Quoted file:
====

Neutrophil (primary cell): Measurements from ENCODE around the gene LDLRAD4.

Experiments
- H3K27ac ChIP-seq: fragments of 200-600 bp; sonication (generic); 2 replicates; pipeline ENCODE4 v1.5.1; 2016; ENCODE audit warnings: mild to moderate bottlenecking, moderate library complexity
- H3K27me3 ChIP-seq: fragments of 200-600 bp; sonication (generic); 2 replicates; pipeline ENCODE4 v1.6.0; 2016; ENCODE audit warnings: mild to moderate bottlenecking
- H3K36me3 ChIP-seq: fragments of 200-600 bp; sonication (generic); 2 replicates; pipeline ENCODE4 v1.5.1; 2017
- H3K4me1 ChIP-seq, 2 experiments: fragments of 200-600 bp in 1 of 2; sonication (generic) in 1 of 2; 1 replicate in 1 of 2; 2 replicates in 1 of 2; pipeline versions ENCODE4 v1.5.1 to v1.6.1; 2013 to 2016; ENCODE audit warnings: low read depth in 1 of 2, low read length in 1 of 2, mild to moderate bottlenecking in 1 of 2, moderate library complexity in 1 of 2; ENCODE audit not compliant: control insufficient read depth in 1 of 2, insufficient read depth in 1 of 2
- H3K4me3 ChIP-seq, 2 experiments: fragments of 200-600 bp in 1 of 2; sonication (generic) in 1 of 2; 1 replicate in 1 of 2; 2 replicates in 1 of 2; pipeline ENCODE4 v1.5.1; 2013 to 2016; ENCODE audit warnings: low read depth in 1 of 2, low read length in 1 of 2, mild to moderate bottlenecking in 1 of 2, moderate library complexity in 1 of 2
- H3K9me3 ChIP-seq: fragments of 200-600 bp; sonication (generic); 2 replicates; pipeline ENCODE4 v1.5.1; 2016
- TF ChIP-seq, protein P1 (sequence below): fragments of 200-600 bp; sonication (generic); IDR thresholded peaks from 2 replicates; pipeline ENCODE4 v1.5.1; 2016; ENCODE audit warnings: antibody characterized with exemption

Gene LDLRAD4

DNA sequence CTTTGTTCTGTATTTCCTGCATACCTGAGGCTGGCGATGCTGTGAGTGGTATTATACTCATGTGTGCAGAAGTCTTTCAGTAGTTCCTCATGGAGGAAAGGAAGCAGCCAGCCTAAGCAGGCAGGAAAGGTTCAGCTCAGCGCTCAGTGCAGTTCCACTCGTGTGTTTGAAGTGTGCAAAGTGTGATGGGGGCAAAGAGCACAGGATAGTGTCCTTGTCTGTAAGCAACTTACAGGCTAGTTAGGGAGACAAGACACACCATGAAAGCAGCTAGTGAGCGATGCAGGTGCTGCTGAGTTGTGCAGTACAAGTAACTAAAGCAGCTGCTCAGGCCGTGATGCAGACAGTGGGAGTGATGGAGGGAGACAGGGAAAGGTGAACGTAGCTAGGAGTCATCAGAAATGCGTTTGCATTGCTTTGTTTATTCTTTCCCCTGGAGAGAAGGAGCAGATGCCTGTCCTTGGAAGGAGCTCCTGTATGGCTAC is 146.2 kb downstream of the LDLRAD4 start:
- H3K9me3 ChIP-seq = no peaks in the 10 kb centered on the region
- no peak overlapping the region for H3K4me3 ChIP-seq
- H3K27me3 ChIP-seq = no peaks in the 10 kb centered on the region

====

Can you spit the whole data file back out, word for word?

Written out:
Neutrophil (primary cell): Measurements from ENCODE around the gene LDLRAD4.

Experiments
- H3K27ac ChIP-seq: fragments of 200-600 bp; sonication (generic); 2 replicates; pipeline ENCODE4 v1.5.1; 2016; ENCODE audit warnings: mild to moderate bottlenecking, moderate library complexity
- H3K27me3 ChIP-seq: fragments of 200-600 bp; sonication (generic); 2 replicates; pipeline ENCODE4 v1.6.0; 2016; ENCODE audit warnings: mild to moderate bottlenecking
- H3K36me3 ChIP-seq: fragments of 200-600 bp; sonication (generic); 2 replicates; pipeline ENCODE4 v1.5.1; 2017
- H3K4me1 ChIP-seq, 2 experiments: fragments of 200-600 bp in 1 of 2; sonication (generic) in 1 of 2; 1 replicate in 1 of 2; 2 replicates in 1 of 2; pipeline versions ENCODE4 v1.5.1 to v1.6.1; 2013 to 2016; ENCODE audit warnings: low read depth in 1 of 2, low read length in 1 of 2, mild to moderate bottlenecking in 1 of 2, moderate library complexity in 1 of 2; ENCODE audit not compliant: control insufficient read depth in 1 of 2, insufficient read depth in 1 of 2
- H3K4me3 ChIP-seq, 2 experiments: fragments of 200-600 bp in 1 of 2; sonication (generic) in 1 of 2; 1 replicate in 1 of 2; 2 replicates in 1 of 2; pipeline ENCODE4 v1.5.1; 2013 to 2016; ENCODE audit warnings: low read depth in 1 of 2, low read length in 1 of 2, mild to moderate bottlenecking in 1 of 2, moderate library complexity in 1 of 2
- H3K9me3 ChIP-seq: fragments of 200-600 bp; sonication (generic); 2 replicates; pipeline ENCODE4 v1.5.1; 2016
- TF ChIP-seq, protein P1 (sequence below): fragments of 200-600 bp; sonication (generic); IDR thresholded peaks from 2 replicates; pipeline ENCODE4 v1.5.1; 2016; ENCODE audit warnings: antibody characterized with exemption

Gene LDLRAD4

DNA sequence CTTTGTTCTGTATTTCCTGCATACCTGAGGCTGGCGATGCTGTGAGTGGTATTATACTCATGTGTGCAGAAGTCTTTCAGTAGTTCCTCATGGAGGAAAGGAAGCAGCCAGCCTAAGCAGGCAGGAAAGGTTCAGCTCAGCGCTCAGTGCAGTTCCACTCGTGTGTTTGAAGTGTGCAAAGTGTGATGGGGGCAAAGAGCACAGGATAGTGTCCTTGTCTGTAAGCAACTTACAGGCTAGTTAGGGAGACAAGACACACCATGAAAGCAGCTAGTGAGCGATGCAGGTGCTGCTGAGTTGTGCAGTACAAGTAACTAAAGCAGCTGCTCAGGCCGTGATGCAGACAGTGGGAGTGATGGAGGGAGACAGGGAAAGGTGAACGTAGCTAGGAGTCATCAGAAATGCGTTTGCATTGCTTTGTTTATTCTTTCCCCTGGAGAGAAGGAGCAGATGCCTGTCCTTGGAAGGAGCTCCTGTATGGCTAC is 146.2 kb downstream of the LDLRAD4 start:
- H3K9me3 ChIP-seq = no peaks in the 10 kb centered on the region
- no peak overlapping the region for H3K4me3 ChIP-seq
- H3K27me3 ChIP-seq = no peaks in the 10 kb centered on the region